Who can make a claim under the Act?
People who can make a claim under the Building and Construction Industry Security of Payment Act 2009 relating to a building and construction work contract include:
- contractors including builders and plumbers
- suppliers of construction materials
- suppliers of plant and equipment for use in connection with construction work (supply can be by sale, hire, or otherwise)
- service providers in relation to the construction work including:
- design, including architectural, hydraulic and engineering design
- building surveying
- land surveying
- interior or exterior decoration
- contract or project management
You can claim progress payments under the Act even if the contract:
- was not written
- does not provide for progress payments
- provides for a single payment at the completion of the work
- contains a "paid when paid" clause.
What can I claim for?
- construction work you have done
- construction materials or plant you have provided
- services such as project or contract management, consultancy
- interest on overdue progress payments
- cash security and retention monies
- a claim for final payment at the end of the contract.
Who can I make a claim against?
Contractual arrangements included within the scope of the Act include:
- contractors against principals or developers
- subcontractors against contractors
- builders and other contractors against residential owners
- subcontractors against owner builders
- suppliers against subcontractors or contractors
- equipment hirers against subcontractors or contractors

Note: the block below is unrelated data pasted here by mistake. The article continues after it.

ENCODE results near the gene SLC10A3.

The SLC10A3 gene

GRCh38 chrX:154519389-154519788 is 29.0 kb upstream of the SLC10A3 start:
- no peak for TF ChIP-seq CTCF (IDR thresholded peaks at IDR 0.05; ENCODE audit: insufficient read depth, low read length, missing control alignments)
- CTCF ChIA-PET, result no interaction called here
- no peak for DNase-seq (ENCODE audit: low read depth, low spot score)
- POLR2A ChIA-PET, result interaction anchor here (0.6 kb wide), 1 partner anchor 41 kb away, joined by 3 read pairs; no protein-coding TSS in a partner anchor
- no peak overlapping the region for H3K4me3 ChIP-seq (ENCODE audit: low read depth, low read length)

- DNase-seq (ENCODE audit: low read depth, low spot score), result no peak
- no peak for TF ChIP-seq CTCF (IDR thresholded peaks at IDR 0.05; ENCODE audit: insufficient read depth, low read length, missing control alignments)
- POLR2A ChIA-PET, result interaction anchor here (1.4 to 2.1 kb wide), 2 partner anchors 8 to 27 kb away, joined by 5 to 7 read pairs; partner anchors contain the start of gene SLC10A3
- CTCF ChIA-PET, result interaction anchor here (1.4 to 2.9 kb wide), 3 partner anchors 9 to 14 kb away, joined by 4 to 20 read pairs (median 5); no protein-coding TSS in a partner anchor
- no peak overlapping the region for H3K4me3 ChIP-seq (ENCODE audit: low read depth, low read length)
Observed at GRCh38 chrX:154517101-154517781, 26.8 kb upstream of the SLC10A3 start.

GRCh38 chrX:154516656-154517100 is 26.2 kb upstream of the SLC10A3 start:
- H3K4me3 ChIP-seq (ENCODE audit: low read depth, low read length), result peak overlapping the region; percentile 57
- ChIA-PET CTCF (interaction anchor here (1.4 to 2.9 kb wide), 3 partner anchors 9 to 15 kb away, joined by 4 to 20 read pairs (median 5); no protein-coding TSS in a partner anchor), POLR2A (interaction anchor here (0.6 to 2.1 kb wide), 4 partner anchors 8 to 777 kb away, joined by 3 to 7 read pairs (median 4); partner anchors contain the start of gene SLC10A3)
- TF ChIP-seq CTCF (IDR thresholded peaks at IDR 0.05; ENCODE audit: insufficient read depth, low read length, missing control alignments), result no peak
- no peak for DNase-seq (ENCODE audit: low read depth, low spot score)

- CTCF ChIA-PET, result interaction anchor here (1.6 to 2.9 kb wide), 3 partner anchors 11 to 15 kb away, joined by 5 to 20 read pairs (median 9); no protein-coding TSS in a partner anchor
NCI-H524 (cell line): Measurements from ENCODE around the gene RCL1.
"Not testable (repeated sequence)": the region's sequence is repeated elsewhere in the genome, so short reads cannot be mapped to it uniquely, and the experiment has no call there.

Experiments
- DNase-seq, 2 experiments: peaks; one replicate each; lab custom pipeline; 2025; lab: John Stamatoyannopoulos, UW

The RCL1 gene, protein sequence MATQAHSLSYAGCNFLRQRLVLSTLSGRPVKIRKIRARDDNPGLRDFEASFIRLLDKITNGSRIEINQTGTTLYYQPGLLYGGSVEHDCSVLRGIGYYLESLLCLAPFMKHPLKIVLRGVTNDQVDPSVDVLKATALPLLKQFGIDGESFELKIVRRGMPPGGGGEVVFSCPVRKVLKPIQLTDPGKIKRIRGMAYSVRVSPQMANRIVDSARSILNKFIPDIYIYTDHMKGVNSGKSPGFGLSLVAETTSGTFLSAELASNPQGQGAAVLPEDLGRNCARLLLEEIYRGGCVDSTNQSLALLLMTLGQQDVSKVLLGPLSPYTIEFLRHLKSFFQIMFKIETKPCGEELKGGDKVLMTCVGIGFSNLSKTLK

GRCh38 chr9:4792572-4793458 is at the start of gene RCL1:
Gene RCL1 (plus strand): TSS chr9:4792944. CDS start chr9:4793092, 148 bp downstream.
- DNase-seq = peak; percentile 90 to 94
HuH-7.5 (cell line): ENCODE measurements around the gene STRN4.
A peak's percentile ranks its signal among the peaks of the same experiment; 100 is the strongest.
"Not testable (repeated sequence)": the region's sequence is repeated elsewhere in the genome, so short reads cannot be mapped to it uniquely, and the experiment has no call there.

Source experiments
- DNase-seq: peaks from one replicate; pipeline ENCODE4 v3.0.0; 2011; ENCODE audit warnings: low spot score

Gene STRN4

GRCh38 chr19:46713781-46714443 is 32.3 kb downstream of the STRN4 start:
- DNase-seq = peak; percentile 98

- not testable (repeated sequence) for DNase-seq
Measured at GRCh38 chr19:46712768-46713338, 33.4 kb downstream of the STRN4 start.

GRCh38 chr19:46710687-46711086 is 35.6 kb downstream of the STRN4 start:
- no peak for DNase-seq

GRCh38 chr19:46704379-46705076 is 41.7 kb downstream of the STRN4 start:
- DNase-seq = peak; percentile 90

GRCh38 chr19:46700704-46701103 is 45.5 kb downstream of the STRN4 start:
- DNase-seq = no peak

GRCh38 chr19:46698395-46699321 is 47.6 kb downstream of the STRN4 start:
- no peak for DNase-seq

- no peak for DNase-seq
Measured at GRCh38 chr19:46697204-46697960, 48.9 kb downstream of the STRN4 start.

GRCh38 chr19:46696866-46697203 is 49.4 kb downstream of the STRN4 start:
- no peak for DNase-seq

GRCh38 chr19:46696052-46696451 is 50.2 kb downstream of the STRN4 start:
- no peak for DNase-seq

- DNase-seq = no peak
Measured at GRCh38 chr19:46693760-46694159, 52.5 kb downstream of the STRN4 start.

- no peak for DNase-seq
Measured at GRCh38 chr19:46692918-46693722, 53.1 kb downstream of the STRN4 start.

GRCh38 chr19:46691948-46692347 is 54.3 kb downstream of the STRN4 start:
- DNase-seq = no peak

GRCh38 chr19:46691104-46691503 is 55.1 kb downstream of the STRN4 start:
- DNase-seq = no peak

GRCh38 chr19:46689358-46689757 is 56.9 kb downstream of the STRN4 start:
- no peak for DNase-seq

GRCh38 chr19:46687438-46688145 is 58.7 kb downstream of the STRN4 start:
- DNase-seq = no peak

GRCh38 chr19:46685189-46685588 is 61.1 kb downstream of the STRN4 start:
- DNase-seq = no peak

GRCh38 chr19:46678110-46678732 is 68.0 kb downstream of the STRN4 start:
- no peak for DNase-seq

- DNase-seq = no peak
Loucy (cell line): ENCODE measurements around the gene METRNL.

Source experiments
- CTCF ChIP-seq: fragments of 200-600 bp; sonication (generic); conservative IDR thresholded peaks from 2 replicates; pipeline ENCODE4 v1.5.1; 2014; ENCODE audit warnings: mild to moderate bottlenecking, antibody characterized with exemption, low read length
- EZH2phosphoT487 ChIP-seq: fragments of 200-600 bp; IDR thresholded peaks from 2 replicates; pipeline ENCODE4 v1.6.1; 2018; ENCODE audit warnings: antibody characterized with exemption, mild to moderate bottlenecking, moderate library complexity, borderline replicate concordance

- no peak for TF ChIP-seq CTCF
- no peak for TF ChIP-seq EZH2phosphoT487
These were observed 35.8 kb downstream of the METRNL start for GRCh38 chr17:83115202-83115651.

- consultants against clients.
How do I make a claim under the Act?
Your claim must:
- be made at the time stated in the contract, or if no time is stated, on the last day of the month
- in writing
- addressed to the Respondent
- describe the building or construction work, or the related goods and services for which you are claiming
- state the amount of the progress payment that is due
- include the words: "this is a payment claim made under the Building and Construction Industry Security of Payment Act 2009" or a similar statement that conveys the meaning that it is a claim under that Act
- refer to work done under a building or construction contract within the past 12 months or such longer period as specified by the contract.
The claim may also include attachments such as:
- statements detailing the extent of the work completed
- completion certificates
- delivery dockets
- other applicable contract documents.
To make a claim you must:
- Establish the reference date for your claim. The date for making claims is either stated in the contract, or if there is no date, the end of the month.
- Decide how much you are entitled to be paid calculated to the reference date.
- On or after each reference date make a written payment claim and serve it on the party liable to make payment (the Respondent). The claim will usually be a Tax Invoice.
- Serve the claim by sending it to the Respondent. Service can be by post, hand delivery, fax, or any other methods provided in the contract.
- Record the date of service on which the Respondent receives the claim.
Can a payment claim be re-submitted if not paid?